Screen shot 2012 08 22 at 5.12.45 PM Everyone on my speed dial list lives in another state.

Lucy Ormonde

 

 

We’re counting down from 20 to 1, the most popular posts on Mamamia in 2012 and coming in at number 15 is this heart wrenching post from writer Lucy Ormonde.

We were shocked by how many readers related to Lucy’s loneliness after reading this post and so gratified by those who reached out to Lucy and others in friendship.

Here at Mamamia Headquarters, we’ve also seen what a difference a few months can make. Lucy is happier than we’ve ever seen her, well settled into life in Sydney and a joy to have in the office.

“Everyone on my speed dial list lives in another state”, by LUCY ORMONDE

About a month ago I was alone. And I was struggling.

I found out I needed to have a small operation on my back, and when I couldn’t get an appointment in Sydney (where I live) I decided to travel back to Melbourne (where I’m from.) I’ll usually use any excuse to get back to my ‘hood, but this time it made sense – mum would be able to drive me to and from the appointment and the clinic I’d go to already had my records on file.

The operation itself was no big deal. I’d never had anything cut into me before, but it was over in less than an hour and in the nurse’s own words, I was “almost too relaxed”.

But it was what happened after that shook me.

I spent the next couple of days hanging out at Mum’s place, lying on my stomach with the TV remote, a stack of books and my laptop within reach. Mum fussed over me (like all mothers do).

My besties dropped in for cups of tea and made the most of a rare succession of days where there were no distractions, no people to meet and no places to be. For a moment it felt like I was 10 years old again and home from school with tonsillitis; a mix of vulnerability and comfort all at once.

And then suddenly it’s Monday morning and I’m on the 6am flight to Sydney. I’m curled up in the corner of my seat in the second back row, and I’m crying into the hood of my oversized made-for-a-Melbourne-winter jacket. The air hostess asks me what’s wrong… and I have nothing.

How do I tell someone the reason I’m sobbing is because I’ve just realised I need someone to change the dressing on my stitches and I don’t know who to ask? I’ve realised that I don’t have anyone to ask. That I’m alone. That I’m not that close to anyone in this city.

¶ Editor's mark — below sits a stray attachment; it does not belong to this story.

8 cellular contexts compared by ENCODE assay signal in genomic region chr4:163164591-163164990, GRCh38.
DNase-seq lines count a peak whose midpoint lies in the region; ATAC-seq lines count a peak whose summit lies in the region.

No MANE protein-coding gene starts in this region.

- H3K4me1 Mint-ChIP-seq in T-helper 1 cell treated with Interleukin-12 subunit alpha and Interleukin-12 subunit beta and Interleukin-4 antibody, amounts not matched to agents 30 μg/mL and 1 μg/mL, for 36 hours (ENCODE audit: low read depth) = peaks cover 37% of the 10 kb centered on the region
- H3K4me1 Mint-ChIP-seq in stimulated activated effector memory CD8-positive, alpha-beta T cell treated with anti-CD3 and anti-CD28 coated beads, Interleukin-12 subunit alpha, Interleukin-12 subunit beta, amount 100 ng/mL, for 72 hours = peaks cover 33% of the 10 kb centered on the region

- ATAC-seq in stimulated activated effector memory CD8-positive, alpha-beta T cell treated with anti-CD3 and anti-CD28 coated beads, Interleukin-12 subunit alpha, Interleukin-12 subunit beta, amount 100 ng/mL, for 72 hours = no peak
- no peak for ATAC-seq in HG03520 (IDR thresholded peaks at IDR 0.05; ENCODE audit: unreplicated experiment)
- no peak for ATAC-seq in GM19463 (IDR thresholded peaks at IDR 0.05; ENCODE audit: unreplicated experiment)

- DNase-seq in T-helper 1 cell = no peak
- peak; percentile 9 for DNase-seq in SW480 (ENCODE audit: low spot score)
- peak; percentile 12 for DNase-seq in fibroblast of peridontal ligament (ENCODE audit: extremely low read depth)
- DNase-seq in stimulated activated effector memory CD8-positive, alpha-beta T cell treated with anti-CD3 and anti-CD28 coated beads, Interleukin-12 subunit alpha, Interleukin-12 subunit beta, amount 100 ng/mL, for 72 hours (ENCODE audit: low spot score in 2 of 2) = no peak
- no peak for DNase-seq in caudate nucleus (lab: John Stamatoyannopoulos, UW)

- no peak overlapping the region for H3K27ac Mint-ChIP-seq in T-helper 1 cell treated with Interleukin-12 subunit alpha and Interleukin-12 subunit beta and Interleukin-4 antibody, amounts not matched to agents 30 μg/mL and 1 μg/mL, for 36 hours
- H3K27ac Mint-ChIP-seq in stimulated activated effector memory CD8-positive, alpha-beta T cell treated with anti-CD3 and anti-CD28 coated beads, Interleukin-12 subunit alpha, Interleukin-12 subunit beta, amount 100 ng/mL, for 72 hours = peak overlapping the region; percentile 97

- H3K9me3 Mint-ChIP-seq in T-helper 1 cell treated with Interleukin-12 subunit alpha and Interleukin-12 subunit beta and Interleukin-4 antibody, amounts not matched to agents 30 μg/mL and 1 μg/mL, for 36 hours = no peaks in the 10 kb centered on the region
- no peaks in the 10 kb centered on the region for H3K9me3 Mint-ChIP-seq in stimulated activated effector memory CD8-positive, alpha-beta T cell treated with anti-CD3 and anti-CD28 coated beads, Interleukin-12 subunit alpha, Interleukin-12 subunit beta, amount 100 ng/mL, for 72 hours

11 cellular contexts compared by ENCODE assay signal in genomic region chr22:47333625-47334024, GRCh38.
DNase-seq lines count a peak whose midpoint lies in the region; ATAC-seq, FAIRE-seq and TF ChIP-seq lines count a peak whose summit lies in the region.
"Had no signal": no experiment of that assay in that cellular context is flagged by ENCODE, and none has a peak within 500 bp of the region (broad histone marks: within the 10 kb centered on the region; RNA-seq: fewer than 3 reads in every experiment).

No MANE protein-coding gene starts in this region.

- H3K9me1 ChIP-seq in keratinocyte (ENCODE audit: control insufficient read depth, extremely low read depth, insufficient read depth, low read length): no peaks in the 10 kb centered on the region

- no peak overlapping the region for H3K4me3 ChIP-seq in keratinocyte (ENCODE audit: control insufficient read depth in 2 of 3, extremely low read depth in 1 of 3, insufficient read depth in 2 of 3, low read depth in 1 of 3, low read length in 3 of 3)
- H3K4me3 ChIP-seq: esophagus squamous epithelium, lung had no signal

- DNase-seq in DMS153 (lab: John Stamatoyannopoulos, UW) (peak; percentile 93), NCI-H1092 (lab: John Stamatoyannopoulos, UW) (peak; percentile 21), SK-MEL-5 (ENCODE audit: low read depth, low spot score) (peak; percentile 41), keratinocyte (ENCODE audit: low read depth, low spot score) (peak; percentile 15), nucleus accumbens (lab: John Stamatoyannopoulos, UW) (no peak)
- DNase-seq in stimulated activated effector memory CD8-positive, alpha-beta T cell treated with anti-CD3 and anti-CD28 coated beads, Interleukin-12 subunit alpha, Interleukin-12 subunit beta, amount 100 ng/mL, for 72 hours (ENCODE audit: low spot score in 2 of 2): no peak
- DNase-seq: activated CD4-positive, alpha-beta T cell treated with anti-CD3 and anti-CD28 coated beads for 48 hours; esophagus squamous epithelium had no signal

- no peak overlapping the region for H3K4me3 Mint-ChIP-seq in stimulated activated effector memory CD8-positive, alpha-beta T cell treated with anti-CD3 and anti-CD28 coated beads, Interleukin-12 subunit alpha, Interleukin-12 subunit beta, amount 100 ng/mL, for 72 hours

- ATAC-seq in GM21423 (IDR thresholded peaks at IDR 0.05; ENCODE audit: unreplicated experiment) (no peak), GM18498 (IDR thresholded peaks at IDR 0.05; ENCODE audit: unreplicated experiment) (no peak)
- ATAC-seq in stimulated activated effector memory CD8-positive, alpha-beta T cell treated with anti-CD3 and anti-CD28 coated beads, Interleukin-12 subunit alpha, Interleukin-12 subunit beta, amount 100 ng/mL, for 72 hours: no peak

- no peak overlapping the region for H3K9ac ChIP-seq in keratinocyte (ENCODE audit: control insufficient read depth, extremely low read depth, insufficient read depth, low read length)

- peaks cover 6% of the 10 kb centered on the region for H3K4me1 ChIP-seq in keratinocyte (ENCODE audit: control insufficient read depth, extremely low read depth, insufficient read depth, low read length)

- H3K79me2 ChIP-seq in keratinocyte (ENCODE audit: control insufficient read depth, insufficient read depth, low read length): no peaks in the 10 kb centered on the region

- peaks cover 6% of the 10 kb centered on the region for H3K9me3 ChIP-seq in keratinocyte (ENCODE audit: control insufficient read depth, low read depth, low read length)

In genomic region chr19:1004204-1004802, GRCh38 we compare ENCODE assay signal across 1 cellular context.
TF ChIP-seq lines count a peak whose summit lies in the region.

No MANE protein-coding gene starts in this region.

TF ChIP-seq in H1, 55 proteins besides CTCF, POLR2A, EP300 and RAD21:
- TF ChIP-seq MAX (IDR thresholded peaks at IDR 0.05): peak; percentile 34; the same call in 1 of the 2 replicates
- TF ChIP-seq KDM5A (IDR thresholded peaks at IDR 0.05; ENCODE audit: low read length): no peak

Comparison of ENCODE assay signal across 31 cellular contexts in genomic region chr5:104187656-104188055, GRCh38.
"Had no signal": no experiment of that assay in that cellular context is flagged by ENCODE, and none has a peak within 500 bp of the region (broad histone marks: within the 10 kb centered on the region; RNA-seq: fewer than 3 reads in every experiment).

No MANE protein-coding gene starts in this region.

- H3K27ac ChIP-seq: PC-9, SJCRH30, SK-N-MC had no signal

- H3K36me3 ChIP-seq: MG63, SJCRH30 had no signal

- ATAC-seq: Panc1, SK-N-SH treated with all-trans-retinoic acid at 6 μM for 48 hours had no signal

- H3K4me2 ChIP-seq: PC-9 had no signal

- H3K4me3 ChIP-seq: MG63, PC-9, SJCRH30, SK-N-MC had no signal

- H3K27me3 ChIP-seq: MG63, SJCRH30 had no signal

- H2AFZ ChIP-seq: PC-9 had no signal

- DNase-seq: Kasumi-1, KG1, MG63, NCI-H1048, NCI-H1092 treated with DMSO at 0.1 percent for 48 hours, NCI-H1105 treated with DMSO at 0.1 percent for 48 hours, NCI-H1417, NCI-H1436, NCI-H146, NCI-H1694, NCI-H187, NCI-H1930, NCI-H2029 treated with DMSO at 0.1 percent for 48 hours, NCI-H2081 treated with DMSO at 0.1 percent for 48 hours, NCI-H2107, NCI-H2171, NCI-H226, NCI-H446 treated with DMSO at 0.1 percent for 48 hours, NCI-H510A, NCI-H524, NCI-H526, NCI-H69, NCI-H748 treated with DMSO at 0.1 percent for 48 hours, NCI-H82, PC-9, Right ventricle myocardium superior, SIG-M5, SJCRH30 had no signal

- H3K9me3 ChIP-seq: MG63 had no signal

I have people in my life - three gorgeous roommates, some distant relatives in the hills district and the most nurturing, beautiful group of work colleagues a girl could ask for. But I can’t exactly ask them to “spell check this news story and check the wound on my back,” can I?

That’s why I felt alone. And it seems ridiculous. The cabin crew called for an “arm doors and cross check” and it suddenly hit me that everyone on my speed dial list lives in another state. Everyone I turn to when something’s going wrong, the people I call when I need a cuddle, the relatives and friends who drop everything when I need to talk…. they’re all an hour’s flight away.

It’s a funny thing, being alone and living away from your people. A maze of emotions. Some days meeting new people and making new friends is like a drug you can’t get enough of. But other days – the days you’re vulnerable – it’s easy to fall in a heap. When you’ve known people forever you don’t mind burdening them with your problems from time to time, because you know you’d do the same for them and you’ve done it a million times in the past.

It’s the same feeling when you’ve got a ridiculously funny story to share. There’s a weird moment when something’s happened and you’re not sure whether your new friends will find it as funny as you do.

There’s fear they’ll look at you blankly while you’re almost rolling on the floor laughing. You know how they’re going to react. You know they’re not going to ask stupid questions; that they’re never going to judge.

But villages take time to build and those speed dial-esque friendships take time to form. So in the meantime, I buy an industrial sized packet of tissues on the way to the office. I turn up to work like nothing’s wrong. And when someone (read: everyone) sees those puffy plane eyes and asks if something’s wrong, I answer “damn hay fever”.

And they all know I’m lying.

Have you ever felt alone or isolated? How did you cope?



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